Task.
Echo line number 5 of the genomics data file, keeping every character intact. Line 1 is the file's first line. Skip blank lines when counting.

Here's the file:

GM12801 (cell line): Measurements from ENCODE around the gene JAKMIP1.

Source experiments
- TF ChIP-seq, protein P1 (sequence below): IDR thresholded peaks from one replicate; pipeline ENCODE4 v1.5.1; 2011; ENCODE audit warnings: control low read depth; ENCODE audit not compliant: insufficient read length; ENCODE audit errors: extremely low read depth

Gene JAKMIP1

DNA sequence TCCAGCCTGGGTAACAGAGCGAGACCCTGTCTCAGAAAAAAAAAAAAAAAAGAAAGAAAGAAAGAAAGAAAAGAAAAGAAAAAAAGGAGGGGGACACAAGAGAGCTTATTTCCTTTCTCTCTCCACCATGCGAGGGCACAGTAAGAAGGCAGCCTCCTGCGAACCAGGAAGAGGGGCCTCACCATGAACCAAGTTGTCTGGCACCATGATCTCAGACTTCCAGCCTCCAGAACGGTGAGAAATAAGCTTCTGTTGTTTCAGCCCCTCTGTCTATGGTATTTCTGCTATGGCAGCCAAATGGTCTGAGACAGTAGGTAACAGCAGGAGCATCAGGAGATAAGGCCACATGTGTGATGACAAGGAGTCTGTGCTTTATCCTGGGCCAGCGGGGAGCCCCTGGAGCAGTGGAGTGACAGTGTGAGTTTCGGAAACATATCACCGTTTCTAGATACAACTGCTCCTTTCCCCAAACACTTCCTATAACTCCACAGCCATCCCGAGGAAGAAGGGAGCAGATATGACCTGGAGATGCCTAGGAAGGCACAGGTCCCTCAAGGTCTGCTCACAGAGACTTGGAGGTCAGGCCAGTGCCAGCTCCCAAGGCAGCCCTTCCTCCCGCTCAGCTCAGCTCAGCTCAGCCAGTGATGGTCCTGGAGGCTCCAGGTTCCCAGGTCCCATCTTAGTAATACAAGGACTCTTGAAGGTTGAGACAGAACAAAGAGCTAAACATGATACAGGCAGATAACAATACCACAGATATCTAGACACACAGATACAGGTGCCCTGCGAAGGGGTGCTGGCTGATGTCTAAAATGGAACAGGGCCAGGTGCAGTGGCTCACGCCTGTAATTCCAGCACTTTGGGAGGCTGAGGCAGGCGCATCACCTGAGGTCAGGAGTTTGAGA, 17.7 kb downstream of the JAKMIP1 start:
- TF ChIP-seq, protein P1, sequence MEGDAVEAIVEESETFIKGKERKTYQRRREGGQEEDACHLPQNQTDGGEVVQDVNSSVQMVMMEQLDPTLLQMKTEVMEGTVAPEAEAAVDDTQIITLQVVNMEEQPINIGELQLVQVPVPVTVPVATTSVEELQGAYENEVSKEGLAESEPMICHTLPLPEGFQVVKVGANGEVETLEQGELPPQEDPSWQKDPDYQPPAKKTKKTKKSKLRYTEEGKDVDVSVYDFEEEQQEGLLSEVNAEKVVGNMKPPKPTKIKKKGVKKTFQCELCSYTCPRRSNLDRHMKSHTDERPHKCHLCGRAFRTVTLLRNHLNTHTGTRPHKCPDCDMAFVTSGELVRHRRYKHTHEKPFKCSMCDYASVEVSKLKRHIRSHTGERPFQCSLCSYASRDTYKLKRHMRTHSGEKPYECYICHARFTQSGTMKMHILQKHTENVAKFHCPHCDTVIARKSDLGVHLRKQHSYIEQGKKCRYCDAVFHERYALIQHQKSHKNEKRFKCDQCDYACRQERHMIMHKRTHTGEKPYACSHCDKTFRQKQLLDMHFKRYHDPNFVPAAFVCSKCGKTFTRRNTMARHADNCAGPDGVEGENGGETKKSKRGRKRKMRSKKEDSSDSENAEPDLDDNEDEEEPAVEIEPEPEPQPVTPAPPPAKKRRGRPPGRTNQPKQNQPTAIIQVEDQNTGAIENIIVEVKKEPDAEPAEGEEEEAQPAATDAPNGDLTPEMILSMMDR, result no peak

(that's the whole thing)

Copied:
DNA sequence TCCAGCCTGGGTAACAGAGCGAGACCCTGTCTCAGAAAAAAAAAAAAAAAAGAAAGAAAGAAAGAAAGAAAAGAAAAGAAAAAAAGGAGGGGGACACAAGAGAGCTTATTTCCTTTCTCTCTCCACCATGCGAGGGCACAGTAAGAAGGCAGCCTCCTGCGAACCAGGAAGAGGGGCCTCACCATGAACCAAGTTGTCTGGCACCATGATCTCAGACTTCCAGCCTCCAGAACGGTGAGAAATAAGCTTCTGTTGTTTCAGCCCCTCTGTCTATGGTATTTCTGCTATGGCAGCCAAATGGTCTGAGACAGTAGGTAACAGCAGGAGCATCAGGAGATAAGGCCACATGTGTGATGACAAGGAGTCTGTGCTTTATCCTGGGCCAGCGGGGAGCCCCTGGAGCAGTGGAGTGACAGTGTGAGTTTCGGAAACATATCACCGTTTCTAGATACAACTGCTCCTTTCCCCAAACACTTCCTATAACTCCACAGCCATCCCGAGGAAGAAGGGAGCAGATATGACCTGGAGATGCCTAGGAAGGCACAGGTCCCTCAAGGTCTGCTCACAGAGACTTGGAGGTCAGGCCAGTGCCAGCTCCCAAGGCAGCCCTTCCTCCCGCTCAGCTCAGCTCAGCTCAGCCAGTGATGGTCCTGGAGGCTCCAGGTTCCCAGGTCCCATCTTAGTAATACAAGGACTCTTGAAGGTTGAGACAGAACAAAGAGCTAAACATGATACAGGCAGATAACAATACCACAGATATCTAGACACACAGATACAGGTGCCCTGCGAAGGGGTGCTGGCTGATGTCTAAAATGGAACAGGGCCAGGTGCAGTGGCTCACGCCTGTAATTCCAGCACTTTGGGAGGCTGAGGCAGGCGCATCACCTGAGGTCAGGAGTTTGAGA, 17.7 kb downstream of the JAKMIP1 start: